If you are an artist or a writer or if you’re simply interested in copyright law, you’ve probably heard the phrase “Derivative Work”. This is a term that gets bandied about quite a bit, but for most its meaning and legal significance are a little fuzzy. But, determining if something is a derivative work is one of the first questions of law and fact that must be made before any copyright infringement claim can be made. So, this blog post is about derivative works: what they are, what they aren’t, and what their significance is in copyright law.
What is a Derivative Work?
The concept of a Derivative Work is defined in the Definitions section of the Copyright Act (17 U.S.C. §101) as “a work based upon one or more preexisting works, such as a translation, musical arrangement, dramatization, fictionalization, motion picture version, sound recording, art reproduction, abridgment, condensation, or any other form in which a work may be recast, transformed, or adapted. A work consisting of editorial revisions, annotations, elaborations, or other modifications which, as a whole, represent an original work of authorship, is a “derivative work”.
In plain English, what that means is that a derivative work is also protected under the Copyright Act because it meets two requirements: (a) it is “fixed in a tangible medium” (i.e. not just an idea in the creator’s head), and (b) it is an “independent work”. An independent work is a work where the creator made some independent effort (or “toiled” over the work as described by the courts) and has also brought some form of independent creativity (or a “modicum of creative spark,” also according to the courts) to the the creation of the work.
Thus, simply because a work is derivative does not mean it loses copyright protection, as long as it meets the above two requirements (which are interpreted quite liberally in American copyright law). But, even though a derivative work may be subject to copyright protection, the creator is still limited in how it can use the derivative work without improperly infringing on the prior work’s copyright.
Many judges and attorneys think that they will “know” a derivative work when they see it; much like the informal “you know it when you see it” standard first originated in 1964 when the Chief Justice of the Supreme Court Potter Stewart wrote in a “concurring opinion” on an obscenity case Jacobellis v. Ohio. Potter took the position that, in general, pornography should be speech protected under the First Amendment unless it was “hard-core pornography.” And his definition (such as it was) of what hardcore pornography consists of resulted in an oft-quoted phrase:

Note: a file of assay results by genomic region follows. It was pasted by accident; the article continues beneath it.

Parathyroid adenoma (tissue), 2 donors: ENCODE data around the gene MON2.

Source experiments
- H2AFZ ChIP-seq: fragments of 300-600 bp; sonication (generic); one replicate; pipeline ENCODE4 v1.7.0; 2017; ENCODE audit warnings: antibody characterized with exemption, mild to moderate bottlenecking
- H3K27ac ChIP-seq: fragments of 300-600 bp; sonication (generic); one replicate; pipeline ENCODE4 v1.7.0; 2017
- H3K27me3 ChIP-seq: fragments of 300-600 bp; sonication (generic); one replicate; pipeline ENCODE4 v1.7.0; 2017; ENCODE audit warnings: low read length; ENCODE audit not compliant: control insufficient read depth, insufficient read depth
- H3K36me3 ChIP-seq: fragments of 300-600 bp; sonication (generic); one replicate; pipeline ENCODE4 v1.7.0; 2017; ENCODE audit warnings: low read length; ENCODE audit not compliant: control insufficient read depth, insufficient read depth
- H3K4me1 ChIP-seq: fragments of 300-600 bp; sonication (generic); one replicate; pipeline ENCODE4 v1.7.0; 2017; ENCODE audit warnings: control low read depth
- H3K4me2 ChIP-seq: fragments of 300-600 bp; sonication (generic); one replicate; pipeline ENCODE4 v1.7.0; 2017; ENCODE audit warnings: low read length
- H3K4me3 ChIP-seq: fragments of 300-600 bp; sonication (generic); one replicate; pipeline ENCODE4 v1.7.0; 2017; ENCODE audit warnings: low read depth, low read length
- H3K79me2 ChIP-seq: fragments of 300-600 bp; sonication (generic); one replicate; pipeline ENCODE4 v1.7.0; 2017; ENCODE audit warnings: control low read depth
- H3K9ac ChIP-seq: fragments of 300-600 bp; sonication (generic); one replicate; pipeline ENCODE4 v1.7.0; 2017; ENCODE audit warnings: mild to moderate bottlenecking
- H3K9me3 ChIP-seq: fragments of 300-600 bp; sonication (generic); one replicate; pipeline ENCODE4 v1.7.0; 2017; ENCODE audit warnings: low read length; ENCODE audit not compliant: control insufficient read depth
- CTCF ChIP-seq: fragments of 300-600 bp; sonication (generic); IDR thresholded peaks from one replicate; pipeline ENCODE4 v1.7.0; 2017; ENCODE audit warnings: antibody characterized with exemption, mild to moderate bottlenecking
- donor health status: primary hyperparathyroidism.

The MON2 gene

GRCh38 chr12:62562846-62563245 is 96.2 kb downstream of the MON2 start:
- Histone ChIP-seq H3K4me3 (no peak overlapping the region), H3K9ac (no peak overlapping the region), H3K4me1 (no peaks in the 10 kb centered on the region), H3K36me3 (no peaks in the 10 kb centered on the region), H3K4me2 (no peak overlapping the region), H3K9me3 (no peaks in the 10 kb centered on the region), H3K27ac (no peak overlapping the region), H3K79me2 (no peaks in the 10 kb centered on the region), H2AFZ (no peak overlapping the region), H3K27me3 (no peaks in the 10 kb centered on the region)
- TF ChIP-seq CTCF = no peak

“I shall not today attempt further to define the kinds of material I understand to be embraced within that shorthand description, and perhaps I could never succeed in intelligibly doing so. But I know it when I see it, and the motion picture involved in this case is not that.”
So basically, Justice Stewart punted the question and just two years later the Jacobellis decision was modified in Memoirs v. Massachusetts to establish clearer guidelines and three factors to define what is or isn’t pornography (the details of which are a discussion for another day). But despite the fact that the “I know it when I see it” rule was essentially made obsolete quite quickly, it continues to be referenced by attorneys and lawyers in many fields, including copyright.
But whether or not something is a derivative work can be a complicated question and we can’t always tell just by looking at them. Take for example the current dispute between NBA player Lebron James and Alabama football coach Nick Saban. James is objecting to a web series started by Saban called “Shop Talk” because James believes it was intentionally modeled on his own web series, “The Shop” and is, therefore, an infringing derivative work. Both web series involve Saban or James having casual discussions while in a barbershop. “The Shop” began airing about a year ago while “Shop Talk” only started quite recently. James claims the shows are similar enough that Saban must be emulating his series while Saban claims that he had never heard of “The Shop” before James’ complaint about his show.